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James Glew, Sapper, 1st Division, Anzioicon for Recommended story

by Geoff Glew

Contributed by 
Geoff Glew
People in story: 
James Glew
Location of story: 
Anzio
Background to story: 
Army
Article ID: 
A2040706
Contributed on: 
14 November 2003

JAMES GLEW, Sapper, 248 Field Company, Royal Engineers
Operation Shingle. The Anzio Landings
At the end of November 1943, it was announced that 1st Division was moving to Italy. Over a period of a week or so, the Division embarked in Liberty ships from the port of Bizerta and landed at Taranto in Italy. The Division was moved north and grouped in an area between the port of Barletta and the town of Foggia, ready to join the 8th Army, which was fighting its way up the East coast. The intended move up the Adriatic coast was cancelled, as the Division was earmarked to take part in Operation Shingle.
The Germans were holding a formidable defensive position, through Cassino, called the Gustav Line, against which the attacking British and American armies were stalled. Operation Shingle was designed to by-pass the Gustav Line, and land a large body of troops in the German rear areas.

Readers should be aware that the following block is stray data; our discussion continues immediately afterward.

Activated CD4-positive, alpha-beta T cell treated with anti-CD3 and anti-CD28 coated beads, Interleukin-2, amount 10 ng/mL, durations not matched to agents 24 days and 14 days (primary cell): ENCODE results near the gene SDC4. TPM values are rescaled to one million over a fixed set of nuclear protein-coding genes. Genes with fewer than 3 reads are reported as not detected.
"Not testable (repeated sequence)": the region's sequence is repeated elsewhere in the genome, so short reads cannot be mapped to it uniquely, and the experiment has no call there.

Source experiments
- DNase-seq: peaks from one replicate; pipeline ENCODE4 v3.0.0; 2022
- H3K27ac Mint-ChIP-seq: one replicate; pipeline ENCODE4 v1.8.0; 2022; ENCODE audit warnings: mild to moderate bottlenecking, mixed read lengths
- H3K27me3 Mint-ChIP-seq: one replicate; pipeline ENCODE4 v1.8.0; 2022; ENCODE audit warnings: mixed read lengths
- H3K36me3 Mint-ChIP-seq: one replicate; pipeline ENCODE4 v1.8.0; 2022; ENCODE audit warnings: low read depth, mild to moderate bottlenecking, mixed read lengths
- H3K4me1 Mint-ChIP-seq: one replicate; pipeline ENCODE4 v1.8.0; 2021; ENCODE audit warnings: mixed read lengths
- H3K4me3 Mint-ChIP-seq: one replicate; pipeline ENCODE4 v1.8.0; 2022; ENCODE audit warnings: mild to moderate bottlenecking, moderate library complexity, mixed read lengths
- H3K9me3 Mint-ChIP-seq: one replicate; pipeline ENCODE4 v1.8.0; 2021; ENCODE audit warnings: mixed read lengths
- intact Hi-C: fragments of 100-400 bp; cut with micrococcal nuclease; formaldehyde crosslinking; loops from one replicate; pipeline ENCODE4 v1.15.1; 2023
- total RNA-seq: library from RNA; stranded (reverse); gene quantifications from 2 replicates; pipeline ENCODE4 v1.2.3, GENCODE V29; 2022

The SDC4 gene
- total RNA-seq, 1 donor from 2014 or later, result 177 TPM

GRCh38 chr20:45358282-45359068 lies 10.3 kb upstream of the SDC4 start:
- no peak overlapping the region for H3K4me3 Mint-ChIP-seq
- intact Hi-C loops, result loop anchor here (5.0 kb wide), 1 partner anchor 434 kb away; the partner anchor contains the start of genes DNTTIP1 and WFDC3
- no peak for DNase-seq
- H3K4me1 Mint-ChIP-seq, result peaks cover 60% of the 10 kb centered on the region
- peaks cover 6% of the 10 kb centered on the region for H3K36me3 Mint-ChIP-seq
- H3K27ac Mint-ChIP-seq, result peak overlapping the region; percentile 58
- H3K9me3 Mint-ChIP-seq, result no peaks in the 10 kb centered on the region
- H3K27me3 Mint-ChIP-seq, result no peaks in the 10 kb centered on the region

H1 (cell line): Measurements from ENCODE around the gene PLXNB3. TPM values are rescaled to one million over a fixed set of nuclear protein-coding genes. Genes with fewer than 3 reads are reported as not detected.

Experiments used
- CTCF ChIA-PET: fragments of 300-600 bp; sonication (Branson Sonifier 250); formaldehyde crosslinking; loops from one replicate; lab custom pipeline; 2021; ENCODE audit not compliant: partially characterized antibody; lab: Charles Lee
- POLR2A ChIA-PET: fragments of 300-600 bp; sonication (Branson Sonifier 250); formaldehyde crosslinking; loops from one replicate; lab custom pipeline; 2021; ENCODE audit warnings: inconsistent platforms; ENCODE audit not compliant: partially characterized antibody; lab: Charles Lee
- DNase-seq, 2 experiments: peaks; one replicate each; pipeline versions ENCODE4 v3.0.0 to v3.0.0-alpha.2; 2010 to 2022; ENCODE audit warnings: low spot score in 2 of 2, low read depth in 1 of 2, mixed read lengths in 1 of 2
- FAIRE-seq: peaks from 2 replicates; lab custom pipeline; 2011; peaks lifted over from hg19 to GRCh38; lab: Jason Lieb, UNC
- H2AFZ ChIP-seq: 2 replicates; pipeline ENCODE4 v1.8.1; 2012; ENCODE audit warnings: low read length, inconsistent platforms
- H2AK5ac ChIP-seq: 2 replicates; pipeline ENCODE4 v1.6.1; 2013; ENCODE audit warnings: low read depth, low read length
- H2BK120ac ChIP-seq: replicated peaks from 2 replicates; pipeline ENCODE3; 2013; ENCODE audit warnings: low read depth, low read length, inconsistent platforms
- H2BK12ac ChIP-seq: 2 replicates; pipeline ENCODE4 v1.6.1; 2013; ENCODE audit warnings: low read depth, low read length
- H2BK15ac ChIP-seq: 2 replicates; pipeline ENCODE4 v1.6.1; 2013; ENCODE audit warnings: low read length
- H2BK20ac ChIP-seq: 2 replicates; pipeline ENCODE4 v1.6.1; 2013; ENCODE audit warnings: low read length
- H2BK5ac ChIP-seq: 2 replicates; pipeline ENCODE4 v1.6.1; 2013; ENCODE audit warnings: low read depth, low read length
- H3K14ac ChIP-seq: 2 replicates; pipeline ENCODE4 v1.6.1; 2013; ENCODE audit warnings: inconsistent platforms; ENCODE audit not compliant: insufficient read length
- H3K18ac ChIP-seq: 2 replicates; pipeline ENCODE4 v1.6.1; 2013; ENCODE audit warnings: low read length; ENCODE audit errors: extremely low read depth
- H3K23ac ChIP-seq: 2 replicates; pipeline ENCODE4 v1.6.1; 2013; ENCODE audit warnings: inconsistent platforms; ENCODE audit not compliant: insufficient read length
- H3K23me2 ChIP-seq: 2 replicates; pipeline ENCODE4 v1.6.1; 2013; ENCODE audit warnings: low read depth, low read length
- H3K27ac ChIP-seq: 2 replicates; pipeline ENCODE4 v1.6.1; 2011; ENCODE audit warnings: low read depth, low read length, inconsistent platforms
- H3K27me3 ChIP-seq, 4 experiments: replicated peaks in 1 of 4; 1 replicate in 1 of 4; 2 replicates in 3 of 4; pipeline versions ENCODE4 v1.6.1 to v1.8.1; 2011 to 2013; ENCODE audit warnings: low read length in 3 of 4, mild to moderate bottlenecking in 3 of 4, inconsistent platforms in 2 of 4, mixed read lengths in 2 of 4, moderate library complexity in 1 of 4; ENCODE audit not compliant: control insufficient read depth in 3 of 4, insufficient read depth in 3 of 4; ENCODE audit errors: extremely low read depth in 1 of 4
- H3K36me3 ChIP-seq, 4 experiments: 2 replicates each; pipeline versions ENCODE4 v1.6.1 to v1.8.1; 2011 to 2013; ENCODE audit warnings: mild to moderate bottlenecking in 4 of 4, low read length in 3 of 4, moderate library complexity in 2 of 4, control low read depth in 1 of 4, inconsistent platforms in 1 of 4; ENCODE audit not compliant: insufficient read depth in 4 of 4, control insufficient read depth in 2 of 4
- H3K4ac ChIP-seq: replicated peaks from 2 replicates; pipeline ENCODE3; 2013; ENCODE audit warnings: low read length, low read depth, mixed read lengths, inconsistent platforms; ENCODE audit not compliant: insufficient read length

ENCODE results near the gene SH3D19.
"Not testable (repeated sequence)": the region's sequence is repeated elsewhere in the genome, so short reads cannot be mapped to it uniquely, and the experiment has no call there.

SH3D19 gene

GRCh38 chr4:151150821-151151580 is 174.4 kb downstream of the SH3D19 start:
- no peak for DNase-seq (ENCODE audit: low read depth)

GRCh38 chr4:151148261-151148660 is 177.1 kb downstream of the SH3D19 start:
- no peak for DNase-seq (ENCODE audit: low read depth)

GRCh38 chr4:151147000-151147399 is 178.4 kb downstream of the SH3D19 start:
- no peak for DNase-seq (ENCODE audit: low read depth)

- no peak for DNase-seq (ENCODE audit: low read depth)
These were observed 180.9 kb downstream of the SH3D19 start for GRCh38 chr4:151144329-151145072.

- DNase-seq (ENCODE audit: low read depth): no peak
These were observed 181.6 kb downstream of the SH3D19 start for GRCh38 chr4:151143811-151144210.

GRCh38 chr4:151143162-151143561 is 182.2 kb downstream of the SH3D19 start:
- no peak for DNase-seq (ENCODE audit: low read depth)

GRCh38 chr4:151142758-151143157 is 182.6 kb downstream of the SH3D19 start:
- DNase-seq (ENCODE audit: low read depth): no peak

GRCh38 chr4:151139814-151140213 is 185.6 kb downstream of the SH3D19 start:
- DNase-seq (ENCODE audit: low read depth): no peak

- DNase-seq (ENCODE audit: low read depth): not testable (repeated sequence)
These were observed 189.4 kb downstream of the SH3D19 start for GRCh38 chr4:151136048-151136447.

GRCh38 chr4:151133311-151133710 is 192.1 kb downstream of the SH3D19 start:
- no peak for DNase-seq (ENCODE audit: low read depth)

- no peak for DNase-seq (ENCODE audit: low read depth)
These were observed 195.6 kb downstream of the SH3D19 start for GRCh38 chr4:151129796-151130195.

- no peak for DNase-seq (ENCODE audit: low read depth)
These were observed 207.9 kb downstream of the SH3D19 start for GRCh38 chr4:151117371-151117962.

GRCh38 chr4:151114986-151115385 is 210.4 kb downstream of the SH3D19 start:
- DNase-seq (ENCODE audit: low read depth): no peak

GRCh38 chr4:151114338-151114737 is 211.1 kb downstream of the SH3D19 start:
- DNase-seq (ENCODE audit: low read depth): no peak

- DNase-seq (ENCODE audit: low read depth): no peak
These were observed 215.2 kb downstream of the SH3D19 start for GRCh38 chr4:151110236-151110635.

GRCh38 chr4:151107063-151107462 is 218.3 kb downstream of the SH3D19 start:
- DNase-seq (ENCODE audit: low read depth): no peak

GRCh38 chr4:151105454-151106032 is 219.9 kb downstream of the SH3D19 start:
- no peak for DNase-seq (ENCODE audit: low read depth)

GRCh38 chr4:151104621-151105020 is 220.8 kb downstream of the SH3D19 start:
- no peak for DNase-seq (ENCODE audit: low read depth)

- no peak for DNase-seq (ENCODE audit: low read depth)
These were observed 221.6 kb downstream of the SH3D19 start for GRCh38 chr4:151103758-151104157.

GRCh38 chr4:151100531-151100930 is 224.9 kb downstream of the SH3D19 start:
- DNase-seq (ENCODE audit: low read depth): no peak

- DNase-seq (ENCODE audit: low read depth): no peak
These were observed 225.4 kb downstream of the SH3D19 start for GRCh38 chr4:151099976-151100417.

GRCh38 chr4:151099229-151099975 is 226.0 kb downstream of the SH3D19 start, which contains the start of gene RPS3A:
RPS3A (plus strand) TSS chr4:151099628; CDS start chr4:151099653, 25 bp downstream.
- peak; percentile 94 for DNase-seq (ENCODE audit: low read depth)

The work of mounting Operation Shingle began on New Year’s Day 1944, with the assault troops converging on the Naples area, their markings removed and their radios silent for security purposes.
.... “We had to take the white triangle divisional badge off our battledress tunics” ....
In the period 4-19th January 1944, the various units carried out intensive training, culminating in landing practices made on the Salerno beaches during the last two days. The composite force of British and American troops became part of the Fifth Army.
On 19-20th January the force of almost 50,000 men and 5,200 vehicles loaded at the embarkation port of Castellamare, at the southern end of the Bay of Naples, for its water movement of 120 miles. Overshadowing the port is Mount Vesuvius, clearly visible to the assembling troops. This volcano, responsible for the death of Pompeii, was to erupt again later in 1944. Amongst the host of soldiers was 248 Field Company, Royal Engineers.